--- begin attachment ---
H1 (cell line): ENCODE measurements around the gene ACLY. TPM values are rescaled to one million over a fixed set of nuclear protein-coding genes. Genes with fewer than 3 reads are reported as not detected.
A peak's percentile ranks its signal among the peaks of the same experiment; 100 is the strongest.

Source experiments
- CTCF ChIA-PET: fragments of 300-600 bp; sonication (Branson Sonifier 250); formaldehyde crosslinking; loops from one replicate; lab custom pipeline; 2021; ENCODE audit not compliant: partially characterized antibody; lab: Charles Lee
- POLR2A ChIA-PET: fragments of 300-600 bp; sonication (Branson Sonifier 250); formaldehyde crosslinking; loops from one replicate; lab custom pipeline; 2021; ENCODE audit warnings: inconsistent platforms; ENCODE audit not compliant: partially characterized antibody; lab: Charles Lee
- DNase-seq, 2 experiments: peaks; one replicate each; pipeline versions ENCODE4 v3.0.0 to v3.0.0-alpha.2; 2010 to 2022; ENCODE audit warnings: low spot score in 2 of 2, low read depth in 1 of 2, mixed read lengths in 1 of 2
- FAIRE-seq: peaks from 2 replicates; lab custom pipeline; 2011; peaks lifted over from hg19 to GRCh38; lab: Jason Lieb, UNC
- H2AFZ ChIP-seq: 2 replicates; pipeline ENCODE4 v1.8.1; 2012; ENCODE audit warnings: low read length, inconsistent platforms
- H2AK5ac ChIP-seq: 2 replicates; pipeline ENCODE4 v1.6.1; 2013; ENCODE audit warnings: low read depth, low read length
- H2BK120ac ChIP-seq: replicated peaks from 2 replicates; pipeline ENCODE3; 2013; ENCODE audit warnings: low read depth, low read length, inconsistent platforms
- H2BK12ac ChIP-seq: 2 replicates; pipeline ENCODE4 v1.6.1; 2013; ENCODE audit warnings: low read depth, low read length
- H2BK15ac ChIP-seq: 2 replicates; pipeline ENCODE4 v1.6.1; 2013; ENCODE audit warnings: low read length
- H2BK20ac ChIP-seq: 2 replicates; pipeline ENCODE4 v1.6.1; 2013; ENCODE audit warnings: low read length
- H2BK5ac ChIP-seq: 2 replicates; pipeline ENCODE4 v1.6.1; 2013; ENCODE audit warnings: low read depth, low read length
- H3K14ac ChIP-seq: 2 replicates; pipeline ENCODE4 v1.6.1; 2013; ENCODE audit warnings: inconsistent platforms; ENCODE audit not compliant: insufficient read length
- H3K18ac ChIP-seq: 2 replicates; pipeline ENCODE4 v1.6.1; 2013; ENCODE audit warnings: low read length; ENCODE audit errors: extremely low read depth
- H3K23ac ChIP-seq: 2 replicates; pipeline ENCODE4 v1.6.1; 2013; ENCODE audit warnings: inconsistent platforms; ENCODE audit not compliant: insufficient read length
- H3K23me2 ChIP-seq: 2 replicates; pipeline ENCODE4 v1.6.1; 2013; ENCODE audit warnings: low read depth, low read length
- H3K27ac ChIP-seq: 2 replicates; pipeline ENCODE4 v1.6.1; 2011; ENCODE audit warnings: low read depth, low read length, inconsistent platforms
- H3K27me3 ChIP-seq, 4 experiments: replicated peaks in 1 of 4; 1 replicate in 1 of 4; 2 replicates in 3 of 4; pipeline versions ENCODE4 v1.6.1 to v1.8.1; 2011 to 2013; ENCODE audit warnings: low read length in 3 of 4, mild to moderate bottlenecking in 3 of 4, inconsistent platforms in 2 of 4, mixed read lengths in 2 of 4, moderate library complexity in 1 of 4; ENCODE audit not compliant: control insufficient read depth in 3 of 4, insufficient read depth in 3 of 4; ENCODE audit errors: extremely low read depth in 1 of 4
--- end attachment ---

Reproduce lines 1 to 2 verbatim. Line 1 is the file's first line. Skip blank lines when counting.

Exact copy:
H1 (cell line): ENCODE measurements around the gene ACLY. TPM values are rescaled to one million over a fixed set of nuclear protein-coding genes. Genes with fewer than 3 reads are reported as not detected.
A peak's percentile ranks its signal among the peaks of the same experiment; 100 is the strongest.